I’m done with my WAEC exams and am back from my 1-month+ boarding school experience! I’ve actually been back since 23rd July, but was only able to get this post out now.
I’ll be going back by Saturday (16th) to get ready for my first NECO examination paper coming up on Monday (Physics practical). Wish me luck!
Having just had my first-ever taste of boarding school, I can now relate with the things those of my friends who are boarders tell me about what they face in school.
Even though not all Nigerian boarding school experiences are the same, because there are fancy, top-rate boarding schools in Nigeria where their owners try to simulate school life in foreign countries, I still believe that boarding school life will always be boarding school life – the struggle of boarders is a unified one. 😂
And so, here’s what you should know about the average Nigerian boarding school, and what boarders face.
JUST A NOTE: The headings are general boarding school encounters, but the narrations in normal text are unique to my experience.
Okay, first of all, the bad experiences:
Little food. I can only imagine our faces when we were served our first ever helping of refectory food. It was barely even up to two normal-sized dishing spoons. We did complain, the management acted like they cared, and then ignored us after that. So, we survived mainly on our provisions: biscuits, beverages, bread, cereal, etc. and on our pocket money.
Waking up early. 😬 The hostel door is opened by 5:03am, and by that time, we’re supposed to start getting ready for the day, beginning with our morning devotion/prayer. For the junior day students, that’s their routine, but for us SS3 arrivals, we can wiggle out of it and sleep till 6am at least. Hehehe
Bathing cold water – all the time!🥶 The only exception to this is if you’re sick and the matron is sure of it, and also on some very cold, rainy mornings. After the morning devotions by 5:30am, the junior boarders go on to bathe cold water by 5:30 in the morning!. Well, that;s for them, we bathe our own share of cold water after six am.
Sunday service and night vigils. 🥱 The Sunday service is okay, and the last-Friday-of-the-month vigil nights are lively, but they really made me miss my parish. 🥺
Manual labour. This activity is supposed to be for every boarder, every Monday morning (because Monday has been declared sit-at-home a day in South-Eastern Nigeria), but SS3’s again have the least share of this for seniority reasons and whatnot.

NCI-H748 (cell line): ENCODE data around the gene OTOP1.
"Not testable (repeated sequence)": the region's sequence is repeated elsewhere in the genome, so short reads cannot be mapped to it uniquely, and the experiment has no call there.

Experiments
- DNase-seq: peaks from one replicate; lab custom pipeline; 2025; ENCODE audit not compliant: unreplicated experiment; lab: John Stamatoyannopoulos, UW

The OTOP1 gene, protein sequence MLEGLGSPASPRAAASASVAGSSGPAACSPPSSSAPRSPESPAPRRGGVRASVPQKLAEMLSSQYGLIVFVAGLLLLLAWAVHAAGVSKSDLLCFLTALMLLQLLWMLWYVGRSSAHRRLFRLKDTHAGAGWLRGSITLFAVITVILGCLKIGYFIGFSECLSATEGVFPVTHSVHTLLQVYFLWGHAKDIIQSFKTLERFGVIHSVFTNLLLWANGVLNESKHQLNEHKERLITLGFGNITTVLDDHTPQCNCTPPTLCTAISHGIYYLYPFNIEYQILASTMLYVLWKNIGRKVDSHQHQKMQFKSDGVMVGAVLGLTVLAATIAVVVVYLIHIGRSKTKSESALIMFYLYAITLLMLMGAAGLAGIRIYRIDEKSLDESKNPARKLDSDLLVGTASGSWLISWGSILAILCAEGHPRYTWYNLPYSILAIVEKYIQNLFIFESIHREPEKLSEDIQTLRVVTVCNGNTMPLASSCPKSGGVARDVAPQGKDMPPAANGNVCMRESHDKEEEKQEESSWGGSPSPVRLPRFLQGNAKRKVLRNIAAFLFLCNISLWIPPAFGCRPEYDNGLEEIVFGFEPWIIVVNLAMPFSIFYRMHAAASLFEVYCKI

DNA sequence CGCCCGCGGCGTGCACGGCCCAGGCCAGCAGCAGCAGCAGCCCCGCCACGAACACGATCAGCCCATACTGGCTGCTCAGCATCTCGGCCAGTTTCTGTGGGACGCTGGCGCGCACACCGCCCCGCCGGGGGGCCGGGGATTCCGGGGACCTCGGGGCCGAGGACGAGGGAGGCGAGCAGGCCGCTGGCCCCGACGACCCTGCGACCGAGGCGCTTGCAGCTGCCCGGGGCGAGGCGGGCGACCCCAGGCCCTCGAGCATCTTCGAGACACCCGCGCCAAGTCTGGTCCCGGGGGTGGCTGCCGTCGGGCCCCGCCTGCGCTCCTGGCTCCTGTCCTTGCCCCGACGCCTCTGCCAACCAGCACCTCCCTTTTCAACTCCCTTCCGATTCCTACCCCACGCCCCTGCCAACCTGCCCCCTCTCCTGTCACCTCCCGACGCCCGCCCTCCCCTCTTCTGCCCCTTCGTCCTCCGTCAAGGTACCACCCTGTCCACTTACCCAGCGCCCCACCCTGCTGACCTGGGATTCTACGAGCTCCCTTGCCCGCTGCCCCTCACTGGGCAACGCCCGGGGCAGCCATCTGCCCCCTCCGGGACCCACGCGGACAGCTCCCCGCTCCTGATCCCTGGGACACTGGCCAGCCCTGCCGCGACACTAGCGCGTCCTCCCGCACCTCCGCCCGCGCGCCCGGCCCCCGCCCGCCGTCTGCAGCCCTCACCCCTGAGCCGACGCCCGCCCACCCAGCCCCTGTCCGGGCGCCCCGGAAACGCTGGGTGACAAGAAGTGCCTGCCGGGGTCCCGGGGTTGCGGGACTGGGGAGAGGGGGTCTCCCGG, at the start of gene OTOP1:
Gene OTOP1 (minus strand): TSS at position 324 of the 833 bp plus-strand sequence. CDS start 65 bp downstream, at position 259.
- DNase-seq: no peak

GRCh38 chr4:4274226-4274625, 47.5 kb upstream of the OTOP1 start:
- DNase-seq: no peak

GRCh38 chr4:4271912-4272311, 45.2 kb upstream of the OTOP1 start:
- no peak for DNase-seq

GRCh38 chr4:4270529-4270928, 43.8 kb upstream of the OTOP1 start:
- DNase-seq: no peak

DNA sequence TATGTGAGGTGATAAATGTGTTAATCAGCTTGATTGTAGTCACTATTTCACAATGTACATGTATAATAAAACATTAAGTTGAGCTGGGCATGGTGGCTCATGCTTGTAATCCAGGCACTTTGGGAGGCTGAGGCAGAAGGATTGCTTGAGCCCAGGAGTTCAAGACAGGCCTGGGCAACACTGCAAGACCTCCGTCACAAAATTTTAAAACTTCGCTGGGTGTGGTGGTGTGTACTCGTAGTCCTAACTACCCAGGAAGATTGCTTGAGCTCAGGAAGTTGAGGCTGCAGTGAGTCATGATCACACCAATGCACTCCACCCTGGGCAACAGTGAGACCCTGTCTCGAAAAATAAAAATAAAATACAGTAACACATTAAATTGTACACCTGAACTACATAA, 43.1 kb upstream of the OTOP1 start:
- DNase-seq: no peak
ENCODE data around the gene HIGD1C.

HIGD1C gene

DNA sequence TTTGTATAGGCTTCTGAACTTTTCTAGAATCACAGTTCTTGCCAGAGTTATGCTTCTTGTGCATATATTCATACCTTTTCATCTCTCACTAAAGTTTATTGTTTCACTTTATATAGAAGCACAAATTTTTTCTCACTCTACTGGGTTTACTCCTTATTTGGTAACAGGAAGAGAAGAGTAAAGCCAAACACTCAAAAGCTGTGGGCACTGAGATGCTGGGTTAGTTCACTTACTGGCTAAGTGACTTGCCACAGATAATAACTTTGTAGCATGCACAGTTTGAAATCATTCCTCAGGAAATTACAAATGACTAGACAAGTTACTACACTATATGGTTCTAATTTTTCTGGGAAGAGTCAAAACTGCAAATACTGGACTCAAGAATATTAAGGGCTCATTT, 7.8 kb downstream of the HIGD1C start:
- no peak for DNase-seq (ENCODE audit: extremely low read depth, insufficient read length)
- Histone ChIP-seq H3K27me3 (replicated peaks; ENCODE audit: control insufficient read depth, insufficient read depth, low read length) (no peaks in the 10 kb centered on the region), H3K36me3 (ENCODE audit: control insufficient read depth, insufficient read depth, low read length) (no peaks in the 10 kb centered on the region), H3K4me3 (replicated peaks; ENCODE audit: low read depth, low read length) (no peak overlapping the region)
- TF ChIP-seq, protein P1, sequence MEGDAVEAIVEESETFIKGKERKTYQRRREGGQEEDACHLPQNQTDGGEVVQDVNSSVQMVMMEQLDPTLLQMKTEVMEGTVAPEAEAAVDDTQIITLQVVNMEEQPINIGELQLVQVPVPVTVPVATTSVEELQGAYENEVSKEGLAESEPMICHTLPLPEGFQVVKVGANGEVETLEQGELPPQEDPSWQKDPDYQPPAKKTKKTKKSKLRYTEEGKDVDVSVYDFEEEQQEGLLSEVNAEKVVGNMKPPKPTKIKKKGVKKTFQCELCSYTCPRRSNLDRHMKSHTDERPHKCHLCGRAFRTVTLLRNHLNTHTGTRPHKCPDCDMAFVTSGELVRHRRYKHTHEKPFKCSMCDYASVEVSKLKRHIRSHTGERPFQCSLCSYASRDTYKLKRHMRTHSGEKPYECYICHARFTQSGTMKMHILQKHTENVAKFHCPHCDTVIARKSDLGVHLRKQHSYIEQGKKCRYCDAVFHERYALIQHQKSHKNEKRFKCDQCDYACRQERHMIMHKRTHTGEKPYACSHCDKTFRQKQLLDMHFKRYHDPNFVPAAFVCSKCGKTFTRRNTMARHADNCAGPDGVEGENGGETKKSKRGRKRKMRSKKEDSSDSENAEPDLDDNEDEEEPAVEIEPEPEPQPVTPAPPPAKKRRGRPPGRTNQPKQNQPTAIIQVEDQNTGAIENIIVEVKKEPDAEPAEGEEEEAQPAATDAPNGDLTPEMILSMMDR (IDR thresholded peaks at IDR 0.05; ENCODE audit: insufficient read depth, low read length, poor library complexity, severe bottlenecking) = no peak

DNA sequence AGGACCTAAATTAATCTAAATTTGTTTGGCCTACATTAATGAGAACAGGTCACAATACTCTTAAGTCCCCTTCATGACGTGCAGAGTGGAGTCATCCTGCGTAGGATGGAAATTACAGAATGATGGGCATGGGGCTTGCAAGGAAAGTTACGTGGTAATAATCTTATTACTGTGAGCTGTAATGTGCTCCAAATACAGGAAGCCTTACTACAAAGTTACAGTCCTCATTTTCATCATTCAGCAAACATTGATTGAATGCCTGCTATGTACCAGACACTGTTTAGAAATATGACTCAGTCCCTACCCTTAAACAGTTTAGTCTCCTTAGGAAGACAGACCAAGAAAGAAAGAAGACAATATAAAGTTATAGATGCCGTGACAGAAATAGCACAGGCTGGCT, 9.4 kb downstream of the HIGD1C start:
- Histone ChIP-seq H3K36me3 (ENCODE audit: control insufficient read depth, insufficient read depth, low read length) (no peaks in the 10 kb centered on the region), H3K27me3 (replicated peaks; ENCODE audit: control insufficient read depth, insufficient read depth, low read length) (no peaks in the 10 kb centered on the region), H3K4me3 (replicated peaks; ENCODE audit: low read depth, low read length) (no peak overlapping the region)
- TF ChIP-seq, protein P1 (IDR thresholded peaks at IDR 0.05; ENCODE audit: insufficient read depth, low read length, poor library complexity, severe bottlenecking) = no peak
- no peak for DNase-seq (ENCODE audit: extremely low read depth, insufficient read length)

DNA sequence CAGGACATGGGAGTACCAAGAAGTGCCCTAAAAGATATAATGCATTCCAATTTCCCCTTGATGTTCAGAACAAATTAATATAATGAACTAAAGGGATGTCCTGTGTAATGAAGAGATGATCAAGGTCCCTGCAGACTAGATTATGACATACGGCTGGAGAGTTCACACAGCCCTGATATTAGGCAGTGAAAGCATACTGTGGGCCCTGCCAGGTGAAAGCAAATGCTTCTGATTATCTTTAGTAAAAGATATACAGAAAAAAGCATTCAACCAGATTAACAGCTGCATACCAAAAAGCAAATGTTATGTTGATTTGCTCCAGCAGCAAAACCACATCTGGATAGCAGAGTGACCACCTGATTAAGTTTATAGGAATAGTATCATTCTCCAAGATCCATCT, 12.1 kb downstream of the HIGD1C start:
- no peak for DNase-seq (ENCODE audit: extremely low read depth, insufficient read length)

Night prep. The almighty night prep. Everyone hates night prep. It lasted from 7pm till 9:30pm. Although there are some serious-serious quiet-quiet students who probably like it, everyone generally hates night prep. And we SS3’s thought that the prep regulations would be less on us since we were the eldest, but they were in some ways even stricter on us. It was only after our exams that we were allowed to sleep during prep – and that was only for us science and some commercial art students who were done with their exams, the rest SS3’s had to read and summarize at the end of every night prep session!🤣🤣🤣
The supposed presence of spirits. I really don’t know how true this one is, but one night one of my classmates woke up to use the toilet and said she saw a spirit; it was shining with a very bright light and was making a strange sound, according to her. She started crying and woke us all up. We all started crying, thinking that we’d come to a haunted school, and then someone suggested we pray. We prayed and sang so loudly, we woke up the matron and teacher in charge of male boarders. They told us to go back to sleep, that it was nothing. We finally did after hours of sharing stories about spirits and demons that haunt boarding schools.
Before I came to boarding school, I used to hear stories of such things. My boarder friends say they’re true, that they’ve seen some themselves. Even though the stories differ from school-to-school, they remain ultimately true. 👻👻👻
The lack of water.There were so many times we had to manage water to wash our hands after eating garri (granulated cassava) and soup, manage water to wash our plates and clothes, manage water to bath or go to the toilet. There were even some really horrible days where we had to stay hours without taking our morning baths. We could manage without bathing in the evenings, we could just change into our nightwear – for those that didn’t sweat too much during the day.